A Samsung spokesperson told Forbes the company is investigating the researchers’ claims.

This article was written by Jeff Stone from International Business Times and was legally licensed through the NewsCred publisher network.

Having ‘the ear of the CEO’ is key to battling cyberthreats

Having ‘the ear of the CEO’ is key to battling cyberthreats

WASHINGTON — When a cyberattack comes, organizations need to have in place a solid tech team that reaches to the highest levels of the enterprise, former FBI Director Robert Mueller cautioned at a recent government IT event.

The potential for hacks and data breaches amounts to “an existential threat to the corporation, and there needs to be someone in charge,” Mueller says, “someone who has the ear of the CEO.”

“One of the most important hires [an organization will make] is the CISO,” Mueller says.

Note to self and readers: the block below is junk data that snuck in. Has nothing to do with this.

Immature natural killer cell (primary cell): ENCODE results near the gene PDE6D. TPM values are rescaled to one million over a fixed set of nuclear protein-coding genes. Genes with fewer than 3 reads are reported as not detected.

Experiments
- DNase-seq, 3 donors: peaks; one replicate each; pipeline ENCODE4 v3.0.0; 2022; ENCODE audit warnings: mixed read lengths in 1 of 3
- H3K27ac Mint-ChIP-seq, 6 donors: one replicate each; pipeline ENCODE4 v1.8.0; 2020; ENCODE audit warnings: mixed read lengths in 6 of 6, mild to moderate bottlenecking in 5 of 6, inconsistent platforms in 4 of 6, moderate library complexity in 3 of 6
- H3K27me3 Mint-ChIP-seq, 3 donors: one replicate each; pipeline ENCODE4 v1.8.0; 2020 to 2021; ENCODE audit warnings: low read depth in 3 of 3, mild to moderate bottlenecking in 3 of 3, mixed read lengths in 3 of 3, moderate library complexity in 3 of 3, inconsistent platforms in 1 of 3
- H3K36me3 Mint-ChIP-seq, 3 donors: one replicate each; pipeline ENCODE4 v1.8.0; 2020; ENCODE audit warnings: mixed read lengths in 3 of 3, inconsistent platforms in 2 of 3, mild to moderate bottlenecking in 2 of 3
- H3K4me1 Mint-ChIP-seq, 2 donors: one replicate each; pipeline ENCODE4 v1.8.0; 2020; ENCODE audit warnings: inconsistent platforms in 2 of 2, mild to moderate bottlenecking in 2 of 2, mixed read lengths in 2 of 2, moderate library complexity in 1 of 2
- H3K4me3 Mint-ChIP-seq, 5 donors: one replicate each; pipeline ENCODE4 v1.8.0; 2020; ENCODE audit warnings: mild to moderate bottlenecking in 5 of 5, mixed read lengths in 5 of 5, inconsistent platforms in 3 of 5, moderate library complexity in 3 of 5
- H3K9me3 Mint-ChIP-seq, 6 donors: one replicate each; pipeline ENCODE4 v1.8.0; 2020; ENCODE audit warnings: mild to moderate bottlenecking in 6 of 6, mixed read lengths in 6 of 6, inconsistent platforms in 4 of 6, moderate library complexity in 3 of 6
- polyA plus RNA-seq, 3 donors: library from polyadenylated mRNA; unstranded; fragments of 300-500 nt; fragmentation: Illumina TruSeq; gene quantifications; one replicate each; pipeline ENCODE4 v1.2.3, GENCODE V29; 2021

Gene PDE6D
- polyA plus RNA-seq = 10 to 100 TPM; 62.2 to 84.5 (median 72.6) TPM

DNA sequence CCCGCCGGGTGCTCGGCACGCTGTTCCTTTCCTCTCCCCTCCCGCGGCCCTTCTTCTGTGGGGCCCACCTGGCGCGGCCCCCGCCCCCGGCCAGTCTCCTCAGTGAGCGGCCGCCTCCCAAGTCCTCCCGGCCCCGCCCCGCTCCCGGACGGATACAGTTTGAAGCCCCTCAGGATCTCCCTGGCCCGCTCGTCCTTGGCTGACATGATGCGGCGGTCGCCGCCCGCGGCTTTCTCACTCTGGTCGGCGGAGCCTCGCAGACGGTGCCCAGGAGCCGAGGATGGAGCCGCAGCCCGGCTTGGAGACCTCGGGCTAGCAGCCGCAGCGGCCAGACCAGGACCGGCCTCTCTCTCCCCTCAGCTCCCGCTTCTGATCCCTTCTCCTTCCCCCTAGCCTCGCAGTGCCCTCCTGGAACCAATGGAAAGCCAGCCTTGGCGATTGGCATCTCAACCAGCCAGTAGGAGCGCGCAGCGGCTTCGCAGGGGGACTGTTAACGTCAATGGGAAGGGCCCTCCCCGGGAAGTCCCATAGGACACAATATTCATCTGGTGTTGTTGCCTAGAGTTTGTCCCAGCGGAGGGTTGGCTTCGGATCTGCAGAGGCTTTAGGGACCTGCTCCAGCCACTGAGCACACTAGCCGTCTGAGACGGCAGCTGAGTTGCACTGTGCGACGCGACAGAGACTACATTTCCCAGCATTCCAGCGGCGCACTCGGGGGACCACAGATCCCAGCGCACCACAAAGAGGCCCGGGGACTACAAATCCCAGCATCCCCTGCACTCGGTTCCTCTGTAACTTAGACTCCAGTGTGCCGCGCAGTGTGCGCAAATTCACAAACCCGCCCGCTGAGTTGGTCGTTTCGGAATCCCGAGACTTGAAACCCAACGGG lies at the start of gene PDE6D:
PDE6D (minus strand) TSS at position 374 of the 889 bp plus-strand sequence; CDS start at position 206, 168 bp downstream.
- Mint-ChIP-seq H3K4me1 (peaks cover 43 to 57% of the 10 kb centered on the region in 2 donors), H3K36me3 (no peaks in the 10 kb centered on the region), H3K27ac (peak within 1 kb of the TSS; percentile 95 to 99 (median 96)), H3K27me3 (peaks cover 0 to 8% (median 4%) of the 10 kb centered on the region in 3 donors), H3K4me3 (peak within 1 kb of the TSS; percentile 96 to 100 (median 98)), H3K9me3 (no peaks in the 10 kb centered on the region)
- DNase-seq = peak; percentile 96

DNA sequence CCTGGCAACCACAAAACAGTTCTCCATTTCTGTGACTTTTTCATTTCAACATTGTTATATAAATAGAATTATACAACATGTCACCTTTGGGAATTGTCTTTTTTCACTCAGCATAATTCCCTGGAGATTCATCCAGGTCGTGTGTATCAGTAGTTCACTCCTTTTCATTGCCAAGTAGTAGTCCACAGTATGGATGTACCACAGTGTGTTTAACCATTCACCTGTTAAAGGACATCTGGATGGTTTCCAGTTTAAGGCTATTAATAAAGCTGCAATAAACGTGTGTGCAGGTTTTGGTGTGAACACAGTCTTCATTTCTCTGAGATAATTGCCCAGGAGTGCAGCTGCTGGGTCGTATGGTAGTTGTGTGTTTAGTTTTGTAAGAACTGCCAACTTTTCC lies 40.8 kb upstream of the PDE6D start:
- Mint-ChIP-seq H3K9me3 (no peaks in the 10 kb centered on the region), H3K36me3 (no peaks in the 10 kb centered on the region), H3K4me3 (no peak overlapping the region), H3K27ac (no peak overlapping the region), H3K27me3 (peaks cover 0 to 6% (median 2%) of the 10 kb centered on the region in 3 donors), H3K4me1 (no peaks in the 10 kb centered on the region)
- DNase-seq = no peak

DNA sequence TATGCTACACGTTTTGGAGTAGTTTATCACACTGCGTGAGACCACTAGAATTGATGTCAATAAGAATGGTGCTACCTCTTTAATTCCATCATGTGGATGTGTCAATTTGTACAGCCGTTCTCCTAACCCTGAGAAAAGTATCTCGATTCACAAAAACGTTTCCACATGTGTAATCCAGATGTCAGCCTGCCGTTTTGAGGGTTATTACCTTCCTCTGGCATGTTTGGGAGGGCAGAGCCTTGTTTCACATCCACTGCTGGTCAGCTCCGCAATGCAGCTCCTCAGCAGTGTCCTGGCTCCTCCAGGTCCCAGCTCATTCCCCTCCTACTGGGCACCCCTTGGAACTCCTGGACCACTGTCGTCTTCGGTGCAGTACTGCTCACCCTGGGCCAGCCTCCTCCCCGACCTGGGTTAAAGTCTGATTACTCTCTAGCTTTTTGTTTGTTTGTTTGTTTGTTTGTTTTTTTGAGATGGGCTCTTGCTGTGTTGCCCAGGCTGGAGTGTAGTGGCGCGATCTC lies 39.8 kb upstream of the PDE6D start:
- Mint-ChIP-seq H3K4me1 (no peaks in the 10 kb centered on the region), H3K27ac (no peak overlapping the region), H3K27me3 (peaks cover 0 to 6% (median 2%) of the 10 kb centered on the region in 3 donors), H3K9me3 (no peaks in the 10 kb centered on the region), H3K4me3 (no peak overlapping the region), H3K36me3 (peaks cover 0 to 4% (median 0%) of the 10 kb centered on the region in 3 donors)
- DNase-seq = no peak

Mueller, the second-longest serving head of the FBI, now works in private practice, serving as a partner in the law firm WilmerHale, where his practice focuses on cybersecurity, privacy, investigations and crisis management.

And a major cyberattack, such as those recently visited upon Sony and Target, touches on all four of those areas.

The cyberattack threat landscape

The increase in the volume and sophistication of cyberattacks has been well documented, but Symantec, the host of the event where Mueller gave his keynote address, offers a fresh analysis of the threat landscape.

According to the firm’s Internet Security Threat Report, 2014 was a record-setting year for zero-day activity, and companies were slow to respond. Symantec tallied 24 zero-day vulnerabilities last year, and determined that software firms responded by rolling out patches on average 59 days after the threats were discovered, up from just four days the previous year.

Symantec also observed an 8 percent increase in spear-phishing attacks last year, but noted that the perpetrators conducted those campaigns using 20 percent fewer emails than in 2013, indicating a higher level of precision with which those attacks were carried out.